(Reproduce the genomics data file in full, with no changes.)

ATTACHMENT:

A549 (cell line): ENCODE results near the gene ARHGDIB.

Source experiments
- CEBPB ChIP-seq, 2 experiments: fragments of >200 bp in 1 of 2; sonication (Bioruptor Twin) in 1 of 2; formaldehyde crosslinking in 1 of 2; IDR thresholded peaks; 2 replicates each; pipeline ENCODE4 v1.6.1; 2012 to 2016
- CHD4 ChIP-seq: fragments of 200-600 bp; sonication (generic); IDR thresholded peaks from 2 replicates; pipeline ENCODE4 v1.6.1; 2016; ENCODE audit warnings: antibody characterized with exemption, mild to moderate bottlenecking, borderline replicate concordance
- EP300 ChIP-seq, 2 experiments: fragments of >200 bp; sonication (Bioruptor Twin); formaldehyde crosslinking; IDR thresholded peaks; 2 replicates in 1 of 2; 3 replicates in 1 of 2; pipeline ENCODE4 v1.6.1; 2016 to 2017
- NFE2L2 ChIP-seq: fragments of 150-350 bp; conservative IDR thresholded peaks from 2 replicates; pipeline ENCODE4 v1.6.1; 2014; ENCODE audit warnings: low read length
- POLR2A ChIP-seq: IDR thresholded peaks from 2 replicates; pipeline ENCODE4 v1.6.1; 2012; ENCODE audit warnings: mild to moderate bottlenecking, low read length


A549 (cell line): ENCODE results near the gene ARHGDIB.

Source experiments
- CEBPB ChIP-seq, 2 experiments: fragments of >200 bp in 1 of 2; sonication (Bioruptor Twin) in 1 of 2; formaldehyde crosslinking in 1 of 2; IDR thresholded peaks; 2 replicates each; pipeline ENCODE4 v1.6.1; 2012 to 2016
- CHD4 ChIP-seq: fragments of 200-600 bp; sonication (generic); IDR thresholded peaks from 2 replicates; pipeline ENCODE4 v1.6.1; 2016; ENCODE audit warnings: antibody characterized with exemption, mild to moderate bottlenecking, borderline replicate concordance
- EP300 ChIP-seq, 2 experiments: fragments of >200 bp; sonication (Bioruptor Twin); formaldehyde crosslinking; IDR thresholded peaks; 2 replicates in 1 of 2; 3 replicates in 1 of 2; pipeline ENCODE4 v1.6.1; 2016 to 2017
- NFE2L2 ChIP-seq: fragments of 150-350 bp; conservative IDR thresholded peaks from 2 replicates; pipeline ENCODE4 v1.6.1; 2014; ENCODE audit warnings: low read length
- POLR2A ChIP-seq: IDR thresholded peaks from 2 replicates; pipeline ENCODE4 v1.6.1; 2012; ENCODE audit warnings: mild to moderate bottlenecking, low read length